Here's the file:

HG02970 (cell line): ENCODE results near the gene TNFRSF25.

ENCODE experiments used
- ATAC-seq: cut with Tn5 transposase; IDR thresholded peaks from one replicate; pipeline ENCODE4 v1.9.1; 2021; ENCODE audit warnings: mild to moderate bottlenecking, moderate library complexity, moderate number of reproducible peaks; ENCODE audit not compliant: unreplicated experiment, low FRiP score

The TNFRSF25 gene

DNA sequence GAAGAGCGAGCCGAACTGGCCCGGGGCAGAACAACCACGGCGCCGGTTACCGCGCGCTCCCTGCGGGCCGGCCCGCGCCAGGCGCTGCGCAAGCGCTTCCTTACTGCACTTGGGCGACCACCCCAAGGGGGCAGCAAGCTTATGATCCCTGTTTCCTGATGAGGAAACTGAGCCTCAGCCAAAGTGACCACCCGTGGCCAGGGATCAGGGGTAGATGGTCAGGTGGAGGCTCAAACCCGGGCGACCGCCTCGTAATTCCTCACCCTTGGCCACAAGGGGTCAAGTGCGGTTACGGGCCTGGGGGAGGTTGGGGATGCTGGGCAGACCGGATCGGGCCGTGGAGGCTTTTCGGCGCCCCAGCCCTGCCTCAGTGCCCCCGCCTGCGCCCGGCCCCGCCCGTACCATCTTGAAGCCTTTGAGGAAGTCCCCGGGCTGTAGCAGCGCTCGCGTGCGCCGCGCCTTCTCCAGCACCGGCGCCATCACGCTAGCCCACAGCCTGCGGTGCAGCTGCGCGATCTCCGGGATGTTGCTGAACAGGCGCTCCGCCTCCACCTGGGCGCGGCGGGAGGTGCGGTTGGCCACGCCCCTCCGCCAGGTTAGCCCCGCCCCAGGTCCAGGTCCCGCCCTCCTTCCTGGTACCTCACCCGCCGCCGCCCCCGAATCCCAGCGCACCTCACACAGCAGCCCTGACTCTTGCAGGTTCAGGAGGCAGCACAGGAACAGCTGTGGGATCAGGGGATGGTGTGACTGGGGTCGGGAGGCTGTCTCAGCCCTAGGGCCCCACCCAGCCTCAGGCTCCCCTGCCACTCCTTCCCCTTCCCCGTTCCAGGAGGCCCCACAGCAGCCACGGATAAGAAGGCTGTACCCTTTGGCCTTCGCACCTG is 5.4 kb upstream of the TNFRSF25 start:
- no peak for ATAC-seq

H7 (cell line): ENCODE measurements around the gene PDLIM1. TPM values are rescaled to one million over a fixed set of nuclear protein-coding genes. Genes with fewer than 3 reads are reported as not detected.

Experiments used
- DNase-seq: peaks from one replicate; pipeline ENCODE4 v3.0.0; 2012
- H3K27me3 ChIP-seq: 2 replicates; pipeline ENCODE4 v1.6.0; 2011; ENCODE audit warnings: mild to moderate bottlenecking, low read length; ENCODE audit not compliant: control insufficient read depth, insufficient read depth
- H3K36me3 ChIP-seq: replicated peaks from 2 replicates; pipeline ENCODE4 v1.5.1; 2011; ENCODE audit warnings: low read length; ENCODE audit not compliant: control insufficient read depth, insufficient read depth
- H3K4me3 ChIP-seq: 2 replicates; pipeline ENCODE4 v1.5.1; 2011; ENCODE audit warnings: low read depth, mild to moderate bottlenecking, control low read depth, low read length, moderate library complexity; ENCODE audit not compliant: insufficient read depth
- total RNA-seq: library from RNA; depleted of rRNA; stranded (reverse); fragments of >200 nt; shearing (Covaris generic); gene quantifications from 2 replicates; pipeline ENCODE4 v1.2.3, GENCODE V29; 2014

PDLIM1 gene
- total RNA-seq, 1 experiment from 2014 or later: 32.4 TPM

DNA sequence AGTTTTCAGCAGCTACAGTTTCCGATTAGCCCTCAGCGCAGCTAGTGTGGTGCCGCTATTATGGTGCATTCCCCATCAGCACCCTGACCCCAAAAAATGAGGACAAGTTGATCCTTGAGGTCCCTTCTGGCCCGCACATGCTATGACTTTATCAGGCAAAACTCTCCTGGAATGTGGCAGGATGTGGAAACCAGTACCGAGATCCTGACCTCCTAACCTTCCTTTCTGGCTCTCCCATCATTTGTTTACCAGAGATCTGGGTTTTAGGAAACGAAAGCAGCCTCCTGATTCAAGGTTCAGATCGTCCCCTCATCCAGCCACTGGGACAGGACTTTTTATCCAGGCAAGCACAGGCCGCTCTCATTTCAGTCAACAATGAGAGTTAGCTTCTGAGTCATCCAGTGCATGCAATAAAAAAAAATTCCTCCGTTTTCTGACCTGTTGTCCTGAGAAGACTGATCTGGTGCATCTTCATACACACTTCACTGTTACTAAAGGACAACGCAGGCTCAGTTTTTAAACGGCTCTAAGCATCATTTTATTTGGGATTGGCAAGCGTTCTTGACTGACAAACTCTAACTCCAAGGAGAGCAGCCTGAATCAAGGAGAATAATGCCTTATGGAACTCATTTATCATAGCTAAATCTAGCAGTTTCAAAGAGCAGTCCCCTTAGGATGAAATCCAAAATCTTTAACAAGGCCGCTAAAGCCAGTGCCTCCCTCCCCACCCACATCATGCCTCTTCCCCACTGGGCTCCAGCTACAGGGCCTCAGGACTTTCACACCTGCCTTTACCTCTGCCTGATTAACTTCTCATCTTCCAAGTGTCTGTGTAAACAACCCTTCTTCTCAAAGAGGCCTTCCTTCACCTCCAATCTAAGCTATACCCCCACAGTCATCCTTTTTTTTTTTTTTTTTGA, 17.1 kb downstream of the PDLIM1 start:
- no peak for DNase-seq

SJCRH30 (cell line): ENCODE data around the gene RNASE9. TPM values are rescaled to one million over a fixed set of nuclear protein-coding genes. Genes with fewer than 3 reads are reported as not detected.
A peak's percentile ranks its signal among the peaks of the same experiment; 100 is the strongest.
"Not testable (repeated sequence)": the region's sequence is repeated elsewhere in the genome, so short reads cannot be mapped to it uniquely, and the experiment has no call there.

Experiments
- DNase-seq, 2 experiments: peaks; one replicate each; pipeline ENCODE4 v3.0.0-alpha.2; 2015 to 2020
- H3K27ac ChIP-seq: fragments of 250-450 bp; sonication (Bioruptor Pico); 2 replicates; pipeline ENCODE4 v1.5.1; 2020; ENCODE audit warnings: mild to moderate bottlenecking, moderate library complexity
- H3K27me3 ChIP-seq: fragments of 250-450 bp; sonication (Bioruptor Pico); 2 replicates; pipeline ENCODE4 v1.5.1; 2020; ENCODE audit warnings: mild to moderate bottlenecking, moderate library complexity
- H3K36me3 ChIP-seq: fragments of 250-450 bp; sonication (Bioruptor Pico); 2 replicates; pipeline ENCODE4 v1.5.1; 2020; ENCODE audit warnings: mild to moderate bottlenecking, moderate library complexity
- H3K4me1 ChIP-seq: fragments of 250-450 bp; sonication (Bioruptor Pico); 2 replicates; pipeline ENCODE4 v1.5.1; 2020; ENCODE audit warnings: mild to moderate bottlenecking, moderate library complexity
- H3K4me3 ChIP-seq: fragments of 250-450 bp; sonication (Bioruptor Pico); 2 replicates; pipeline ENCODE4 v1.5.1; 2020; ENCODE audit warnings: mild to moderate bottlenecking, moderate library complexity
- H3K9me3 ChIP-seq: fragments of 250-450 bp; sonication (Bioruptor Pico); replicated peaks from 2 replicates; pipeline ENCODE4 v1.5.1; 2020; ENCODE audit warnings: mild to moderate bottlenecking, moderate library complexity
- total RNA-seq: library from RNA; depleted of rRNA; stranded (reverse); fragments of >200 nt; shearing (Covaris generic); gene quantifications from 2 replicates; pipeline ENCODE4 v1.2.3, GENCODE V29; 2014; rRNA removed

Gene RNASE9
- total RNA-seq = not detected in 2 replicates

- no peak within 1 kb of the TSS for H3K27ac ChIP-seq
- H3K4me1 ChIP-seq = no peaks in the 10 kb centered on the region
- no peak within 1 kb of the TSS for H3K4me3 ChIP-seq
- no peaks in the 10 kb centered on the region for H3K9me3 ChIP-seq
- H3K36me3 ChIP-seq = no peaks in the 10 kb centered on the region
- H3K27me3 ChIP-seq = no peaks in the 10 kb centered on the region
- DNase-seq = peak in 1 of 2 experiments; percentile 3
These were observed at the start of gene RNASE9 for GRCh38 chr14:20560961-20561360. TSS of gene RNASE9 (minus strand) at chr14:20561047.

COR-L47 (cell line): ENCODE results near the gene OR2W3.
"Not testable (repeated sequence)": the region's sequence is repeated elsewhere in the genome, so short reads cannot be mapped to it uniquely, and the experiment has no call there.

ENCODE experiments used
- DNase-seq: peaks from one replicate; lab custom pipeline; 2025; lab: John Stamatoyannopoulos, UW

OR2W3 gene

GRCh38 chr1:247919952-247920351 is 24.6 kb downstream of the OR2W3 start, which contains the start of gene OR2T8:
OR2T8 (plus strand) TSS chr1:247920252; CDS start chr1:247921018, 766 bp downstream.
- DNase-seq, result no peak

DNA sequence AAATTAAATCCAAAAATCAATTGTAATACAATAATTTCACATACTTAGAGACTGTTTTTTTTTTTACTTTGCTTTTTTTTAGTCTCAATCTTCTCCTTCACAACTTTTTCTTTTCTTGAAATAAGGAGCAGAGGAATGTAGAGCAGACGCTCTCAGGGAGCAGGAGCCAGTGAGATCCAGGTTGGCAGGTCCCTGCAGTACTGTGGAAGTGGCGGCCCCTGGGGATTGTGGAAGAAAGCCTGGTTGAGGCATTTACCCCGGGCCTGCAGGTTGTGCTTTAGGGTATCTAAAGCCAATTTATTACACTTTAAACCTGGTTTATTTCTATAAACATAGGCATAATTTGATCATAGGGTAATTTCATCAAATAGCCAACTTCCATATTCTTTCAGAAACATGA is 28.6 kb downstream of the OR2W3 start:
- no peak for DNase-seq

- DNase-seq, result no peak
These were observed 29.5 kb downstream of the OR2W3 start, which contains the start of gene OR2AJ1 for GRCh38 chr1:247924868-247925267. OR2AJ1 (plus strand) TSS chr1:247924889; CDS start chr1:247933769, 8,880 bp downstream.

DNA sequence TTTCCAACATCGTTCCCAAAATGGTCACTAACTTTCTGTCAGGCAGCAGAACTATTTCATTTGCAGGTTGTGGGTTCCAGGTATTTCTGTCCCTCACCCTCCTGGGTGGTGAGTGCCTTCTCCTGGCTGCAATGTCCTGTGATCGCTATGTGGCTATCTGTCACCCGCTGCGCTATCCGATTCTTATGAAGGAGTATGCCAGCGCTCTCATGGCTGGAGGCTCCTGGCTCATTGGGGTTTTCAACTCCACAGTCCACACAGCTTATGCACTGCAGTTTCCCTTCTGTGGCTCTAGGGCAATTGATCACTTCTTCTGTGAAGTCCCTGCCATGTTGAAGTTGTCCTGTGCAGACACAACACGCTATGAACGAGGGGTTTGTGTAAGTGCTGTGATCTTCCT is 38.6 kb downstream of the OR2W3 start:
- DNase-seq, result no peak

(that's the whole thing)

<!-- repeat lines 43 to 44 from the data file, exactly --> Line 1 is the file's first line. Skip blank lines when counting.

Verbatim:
- DNase-seq: peaks from one replicate; lab custom pipeline; 2025; lab: John Stamatoyannopoulos, UW

OR2W3 gene